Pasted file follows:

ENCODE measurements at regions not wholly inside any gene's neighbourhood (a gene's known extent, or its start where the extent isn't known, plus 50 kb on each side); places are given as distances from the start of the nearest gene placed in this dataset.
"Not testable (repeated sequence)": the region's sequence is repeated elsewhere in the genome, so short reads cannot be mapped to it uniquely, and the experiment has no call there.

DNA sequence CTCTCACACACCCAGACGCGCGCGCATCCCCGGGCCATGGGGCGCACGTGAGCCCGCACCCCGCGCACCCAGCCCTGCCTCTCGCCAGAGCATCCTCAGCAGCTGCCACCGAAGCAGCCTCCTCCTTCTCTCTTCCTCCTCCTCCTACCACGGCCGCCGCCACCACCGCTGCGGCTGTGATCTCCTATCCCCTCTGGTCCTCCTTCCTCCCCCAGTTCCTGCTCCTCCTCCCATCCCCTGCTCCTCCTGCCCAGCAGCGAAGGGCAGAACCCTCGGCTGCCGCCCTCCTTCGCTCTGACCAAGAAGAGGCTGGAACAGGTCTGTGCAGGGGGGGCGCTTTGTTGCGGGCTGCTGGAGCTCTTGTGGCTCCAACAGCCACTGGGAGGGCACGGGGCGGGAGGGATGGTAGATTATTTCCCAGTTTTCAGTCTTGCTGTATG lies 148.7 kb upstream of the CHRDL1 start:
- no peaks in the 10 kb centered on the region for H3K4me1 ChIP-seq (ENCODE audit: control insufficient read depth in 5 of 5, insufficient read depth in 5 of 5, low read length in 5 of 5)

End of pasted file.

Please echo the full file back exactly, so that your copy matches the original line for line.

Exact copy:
ENCODE measurements at regions not wholly inside any gene's neighbourhood (a gene's known extent, or its start where the extent isn't known, plus 50 kb on each side); places are given as distances from the start of the nearest gene placed in this dataset.
"Not testable (repeated sequence)": the region's sequence is repeated elsewhere in the genome, so short reads cannot be mapped to it uniquely, and the experiment has no call there.

DNA sequence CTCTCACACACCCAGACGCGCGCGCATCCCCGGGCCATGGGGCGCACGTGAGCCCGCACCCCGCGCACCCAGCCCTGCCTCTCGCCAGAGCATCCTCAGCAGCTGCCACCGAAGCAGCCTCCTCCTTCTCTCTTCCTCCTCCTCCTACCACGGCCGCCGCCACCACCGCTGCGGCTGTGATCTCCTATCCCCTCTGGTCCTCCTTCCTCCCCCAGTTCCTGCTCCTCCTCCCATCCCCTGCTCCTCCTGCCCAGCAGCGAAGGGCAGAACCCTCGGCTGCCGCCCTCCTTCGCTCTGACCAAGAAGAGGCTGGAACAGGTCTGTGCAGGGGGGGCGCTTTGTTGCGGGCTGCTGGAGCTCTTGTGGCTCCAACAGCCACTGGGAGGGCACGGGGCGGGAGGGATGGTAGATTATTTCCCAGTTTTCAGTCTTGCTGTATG lies 148.7 kb upstream of the CHRDL1 start:
- no peaks in the 10 kb centered on the region for H3K4me1 ChIP-seq (ENCODE audit: control insufficient read depth in 5 of 5, insufficient read depth in 5 of 5, low read length in 5 of 5)